- Duchy of Modena and Reggio
Ducato di Modena e Reggio
Ducatus Mutinae et Regii
State of the Holy Roman Empire (until 1806) ←
Dextera Domini exaltavit me
"The right hand of the Lord is exalted"
Gott erhalte Franz den Kaiser
"God Save Emperor Francis"
Este territories (Modena, Reggio and Ferrara) in yellow
Capital Modena Language(s) Latin, Italian Religion Catholicism Government Principality Duke - 1450-1471 Borso d'Este - 1471-1505 Ercole I d'Este - 1505-1534 Alfonso I d'Este - 1534-1559 Ercole II d'Este - 1559-1597 Alfonso II d'Este Historical era Early modern era - Created 1452 - Conquered by France 1796 - Re-established 1814 - Popular revolution 1859 Today part of Italy
The Duchy of Modena and Reggio (Italian: Ducato di Modena e Reggio, Latin: Ducatus Mutinae et Regii was a small Italian state that existed from 1452 to 1859, with a break between 1796 and 1814. It was ruled by the noble House of Este, from 1814 Austria-Este.
House of Este
In 1452 Emperor Frederick III enfeoffed the duchy to Borso d'Este, whose family had ruled the city of Modena and Reggio Emilia for centuries. Borso in 1450 had also succeeded his brother as margrave in the adjacent Papal Duchy of Ferrara, where he received the ducal title in 1471. The Este lands on the southern border of the Holy Roman Empire with the Papal States formed a stabilizing buffer state in the interest of both.
The first Este dukes ruled invulnerably and achieved an economic and cultural peak: Borso's successor Duke Ercole I had the city of Modena rebuilt according to plans designed by Biagio Rossetti, his successors were patrons of artists like Titian and Ludovico Ariosto. In the War of the League of Cambrai from 1508, troops from Modena fought in Papal service against the Republic of Venice. Upon the death of Duke Alfonso II in 1597, the ducal line became extinct. The Este lands were bequested to Alfonso's cousin Cesare d'Este, however, the succession was not acknowledged by Pope Clement VIII and Ferrara was finally seized by the Papacy. Cesare could retain Modena and Reggio as Imperial fiefs.
In the 1628 War of the Mantuan Succession, the dukes of Modena sided with Habsburg Spain and in turn received the town of Correggio from the hands of Emperor Ferdinand II. During the War of the Spanish Succession, Duke Rinaldo was ousted by French troops under Louis Joseph de Bourbon, he could not return until 1707. His successor Francesco III backed France in the 1740 War of the Austrian Succession, and was expelled by Habsburg forces, but his duchy was restored by the 1748 Treaty of Aix-la-Chapelle. In 1711 the small duchy of Mirandola was absorbed by the Este.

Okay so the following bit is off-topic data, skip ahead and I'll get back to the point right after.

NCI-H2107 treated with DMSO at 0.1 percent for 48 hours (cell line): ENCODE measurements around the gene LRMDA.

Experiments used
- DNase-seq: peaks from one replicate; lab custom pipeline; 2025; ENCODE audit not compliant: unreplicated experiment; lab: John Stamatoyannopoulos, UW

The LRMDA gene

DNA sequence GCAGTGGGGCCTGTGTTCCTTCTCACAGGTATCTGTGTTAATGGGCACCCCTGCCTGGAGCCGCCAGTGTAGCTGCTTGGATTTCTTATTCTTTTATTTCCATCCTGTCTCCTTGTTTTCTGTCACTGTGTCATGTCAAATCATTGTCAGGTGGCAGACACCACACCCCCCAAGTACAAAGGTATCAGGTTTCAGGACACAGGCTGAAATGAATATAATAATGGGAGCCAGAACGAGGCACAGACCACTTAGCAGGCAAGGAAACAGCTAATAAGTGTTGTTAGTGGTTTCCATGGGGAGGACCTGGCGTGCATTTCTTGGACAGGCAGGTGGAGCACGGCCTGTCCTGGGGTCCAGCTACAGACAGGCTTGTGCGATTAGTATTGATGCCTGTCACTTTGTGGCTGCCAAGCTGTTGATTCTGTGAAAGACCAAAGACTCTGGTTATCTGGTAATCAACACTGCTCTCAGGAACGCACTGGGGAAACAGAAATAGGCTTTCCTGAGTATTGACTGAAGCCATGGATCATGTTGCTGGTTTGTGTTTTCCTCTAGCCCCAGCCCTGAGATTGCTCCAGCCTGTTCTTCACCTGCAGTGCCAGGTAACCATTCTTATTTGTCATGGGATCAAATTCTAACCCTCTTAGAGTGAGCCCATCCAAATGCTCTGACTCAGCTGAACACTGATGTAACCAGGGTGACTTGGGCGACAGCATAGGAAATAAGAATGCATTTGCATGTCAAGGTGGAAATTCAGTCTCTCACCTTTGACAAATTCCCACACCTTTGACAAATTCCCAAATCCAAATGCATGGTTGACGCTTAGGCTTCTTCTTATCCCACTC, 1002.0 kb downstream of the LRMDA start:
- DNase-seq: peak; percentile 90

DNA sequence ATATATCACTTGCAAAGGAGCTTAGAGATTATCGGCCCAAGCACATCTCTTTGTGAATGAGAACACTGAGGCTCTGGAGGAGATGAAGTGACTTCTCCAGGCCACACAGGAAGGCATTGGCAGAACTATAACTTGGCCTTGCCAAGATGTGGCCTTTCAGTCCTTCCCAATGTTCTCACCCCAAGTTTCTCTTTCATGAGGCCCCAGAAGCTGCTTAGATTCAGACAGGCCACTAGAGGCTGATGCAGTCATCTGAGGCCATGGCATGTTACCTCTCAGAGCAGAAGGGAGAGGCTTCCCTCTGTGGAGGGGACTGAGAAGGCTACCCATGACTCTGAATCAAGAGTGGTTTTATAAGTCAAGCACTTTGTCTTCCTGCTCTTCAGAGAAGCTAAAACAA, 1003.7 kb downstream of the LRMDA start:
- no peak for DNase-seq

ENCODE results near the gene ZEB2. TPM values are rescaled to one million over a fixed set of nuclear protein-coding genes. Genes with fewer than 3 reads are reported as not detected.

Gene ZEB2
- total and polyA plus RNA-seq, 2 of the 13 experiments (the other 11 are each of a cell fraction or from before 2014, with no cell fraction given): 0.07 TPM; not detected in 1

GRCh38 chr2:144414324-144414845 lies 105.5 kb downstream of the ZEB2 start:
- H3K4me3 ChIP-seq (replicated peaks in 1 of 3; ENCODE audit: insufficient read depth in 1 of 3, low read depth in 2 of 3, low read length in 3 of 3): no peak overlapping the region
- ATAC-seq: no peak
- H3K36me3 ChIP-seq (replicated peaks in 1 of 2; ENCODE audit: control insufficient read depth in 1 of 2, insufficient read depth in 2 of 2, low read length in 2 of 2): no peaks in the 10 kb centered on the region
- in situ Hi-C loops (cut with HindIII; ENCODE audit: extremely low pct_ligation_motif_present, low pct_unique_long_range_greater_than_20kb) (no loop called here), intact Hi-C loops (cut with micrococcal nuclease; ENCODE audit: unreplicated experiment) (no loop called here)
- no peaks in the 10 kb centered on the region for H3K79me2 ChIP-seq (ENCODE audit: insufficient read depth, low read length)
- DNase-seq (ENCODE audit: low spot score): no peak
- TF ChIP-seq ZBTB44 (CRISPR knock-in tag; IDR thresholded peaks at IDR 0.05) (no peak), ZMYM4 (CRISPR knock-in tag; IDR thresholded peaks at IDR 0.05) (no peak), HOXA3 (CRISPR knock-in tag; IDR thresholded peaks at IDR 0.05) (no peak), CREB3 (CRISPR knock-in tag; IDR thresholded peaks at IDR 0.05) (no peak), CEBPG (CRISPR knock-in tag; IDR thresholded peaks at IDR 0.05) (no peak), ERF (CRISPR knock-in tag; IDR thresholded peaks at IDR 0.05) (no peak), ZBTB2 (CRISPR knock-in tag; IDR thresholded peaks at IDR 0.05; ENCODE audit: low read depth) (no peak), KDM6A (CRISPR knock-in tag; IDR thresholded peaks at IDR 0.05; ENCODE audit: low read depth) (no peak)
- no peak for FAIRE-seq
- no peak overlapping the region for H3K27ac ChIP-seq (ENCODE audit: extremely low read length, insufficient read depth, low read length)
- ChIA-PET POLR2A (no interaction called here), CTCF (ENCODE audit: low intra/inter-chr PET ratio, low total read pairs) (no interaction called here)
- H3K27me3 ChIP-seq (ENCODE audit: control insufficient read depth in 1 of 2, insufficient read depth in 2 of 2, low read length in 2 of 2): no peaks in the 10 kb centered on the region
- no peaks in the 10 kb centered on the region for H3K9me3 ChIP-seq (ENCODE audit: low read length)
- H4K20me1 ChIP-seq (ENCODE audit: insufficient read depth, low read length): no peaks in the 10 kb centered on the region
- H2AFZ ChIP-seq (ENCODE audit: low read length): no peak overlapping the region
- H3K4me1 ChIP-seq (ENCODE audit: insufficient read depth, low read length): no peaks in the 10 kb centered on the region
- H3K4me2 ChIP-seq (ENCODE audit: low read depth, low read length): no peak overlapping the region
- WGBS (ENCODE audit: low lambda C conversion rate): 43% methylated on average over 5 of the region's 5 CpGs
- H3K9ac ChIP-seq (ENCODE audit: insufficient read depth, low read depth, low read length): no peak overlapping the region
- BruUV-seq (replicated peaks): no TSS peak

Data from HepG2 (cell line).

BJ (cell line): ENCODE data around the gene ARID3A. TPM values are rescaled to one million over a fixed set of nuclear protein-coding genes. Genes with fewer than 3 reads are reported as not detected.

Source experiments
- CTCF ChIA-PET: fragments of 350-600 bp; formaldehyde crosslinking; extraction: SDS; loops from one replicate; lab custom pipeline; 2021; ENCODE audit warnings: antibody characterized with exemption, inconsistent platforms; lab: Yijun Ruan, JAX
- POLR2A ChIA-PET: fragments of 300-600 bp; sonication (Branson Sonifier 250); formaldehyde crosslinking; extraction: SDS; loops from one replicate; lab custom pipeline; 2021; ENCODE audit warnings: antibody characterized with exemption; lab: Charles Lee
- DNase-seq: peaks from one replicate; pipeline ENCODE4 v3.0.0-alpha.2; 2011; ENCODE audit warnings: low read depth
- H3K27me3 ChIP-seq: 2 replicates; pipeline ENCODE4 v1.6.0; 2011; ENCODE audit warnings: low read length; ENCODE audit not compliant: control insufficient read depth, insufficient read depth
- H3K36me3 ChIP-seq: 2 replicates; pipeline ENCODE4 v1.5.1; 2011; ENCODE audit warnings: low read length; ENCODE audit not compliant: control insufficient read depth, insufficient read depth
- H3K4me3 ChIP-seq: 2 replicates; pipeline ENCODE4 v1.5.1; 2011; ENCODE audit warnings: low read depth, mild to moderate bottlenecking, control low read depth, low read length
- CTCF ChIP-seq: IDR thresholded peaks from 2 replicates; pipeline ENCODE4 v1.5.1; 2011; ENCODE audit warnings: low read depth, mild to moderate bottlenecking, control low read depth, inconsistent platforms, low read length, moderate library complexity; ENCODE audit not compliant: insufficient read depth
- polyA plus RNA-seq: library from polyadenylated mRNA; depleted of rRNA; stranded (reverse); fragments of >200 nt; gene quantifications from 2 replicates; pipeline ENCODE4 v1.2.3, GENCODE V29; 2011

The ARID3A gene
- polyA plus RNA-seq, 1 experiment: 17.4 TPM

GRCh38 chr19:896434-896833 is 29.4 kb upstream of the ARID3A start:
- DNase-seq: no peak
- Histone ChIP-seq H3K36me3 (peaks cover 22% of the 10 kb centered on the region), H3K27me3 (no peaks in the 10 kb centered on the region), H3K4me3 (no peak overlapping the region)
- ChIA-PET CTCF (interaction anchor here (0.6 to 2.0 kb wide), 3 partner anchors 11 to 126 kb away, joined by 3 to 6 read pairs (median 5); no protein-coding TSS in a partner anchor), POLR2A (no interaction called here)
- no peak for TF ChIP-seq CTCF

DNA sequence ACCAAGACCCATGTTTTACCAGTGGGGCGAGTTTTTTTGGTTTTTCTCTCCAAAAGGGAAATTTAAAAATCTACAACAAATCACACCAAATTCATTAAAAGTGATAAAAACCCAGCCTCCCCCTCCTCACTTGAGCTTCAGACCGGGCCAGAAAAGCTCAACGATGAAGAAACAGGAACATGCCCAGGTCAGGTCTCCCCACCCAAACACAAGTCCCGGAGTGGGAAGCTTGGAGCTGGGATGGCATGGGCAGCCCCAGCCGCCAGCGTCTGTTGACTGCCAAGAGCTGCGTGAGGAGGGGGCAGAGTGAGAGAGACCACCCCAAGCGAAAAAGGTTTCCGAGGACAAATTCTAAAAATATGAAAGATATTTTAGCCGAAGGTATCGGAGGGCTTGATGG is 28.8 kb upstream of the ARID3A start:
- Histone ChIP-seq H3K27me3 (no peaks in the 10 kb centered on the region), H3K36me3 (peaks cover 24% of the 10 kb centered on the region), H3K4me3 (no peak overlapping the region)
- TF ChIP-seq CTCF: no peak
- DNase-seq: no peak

In 1796, Modena was again occupied by a French army under Napoleon Bonaparte, who deposed Duke Ercole III and created the Cispadane Republic out of his territory. By the 1801 Treaty of Lunéville the last Este Duke was compensated with the Breisgau region of the former Further Austrian territories in southwestern Germany, and died in 1803. Following his death, Mthe ducal title was inherited by his son-in-law, the Habsburg-Lorraine archduke Ferdinand of Austria, an uncle of Emperor Francis II.
House of Austria-Este
With the dissolution of the Napoleonic Kingdom of Italy in 1814, Ferdinand's son, Francis IV, again assumed the rule as Duke of Modena. Soon after, he inherited the territories of Massa and Carrara from his mother. In the course of the Italian unification, the Austria-Este dukes were briefly ousted in 1831 and 1848, but soon returned.
During the Second Italian War of Independence, following the 1859 Battle of Magenta the last Duke Francis V was again forced to flee, this time permanently. In December, Modena joined with Tuscany and Parma to form the United Provinces of Central Italy, which were annexed to the Kingdom of Sardinia in March 1860.
Provinces of the Duchy before the dissolution
- Modena (Duchy of Modena)
- Reggio (Duchy of Reggio)
- Massa and Carrara (Duchy of Massa and Carrara)
- ^ Trudy Ring; Robert M. Salkin; Sharon La Boda (1 January 1996). International Dictionary of Historic Places: Southern Europe. Taylor & Francis. pp. 446–. ISBN 9781884964022. http://books.google.com/books?id=74JI2UlcU8AC&pg=PA446. Retrieved 21 February 2011.
1st Generation 2nd Generation
Prince Alessandro · Ercole II, Duke of Modena · Prince Alessandro · Francesco, Marquis of Massalombarda · Prince Alfonso · Alfonsino, Marquis of Castelnuovo · Sigismondo, Signore of San Martino · Ippolito, Cardinal d'Este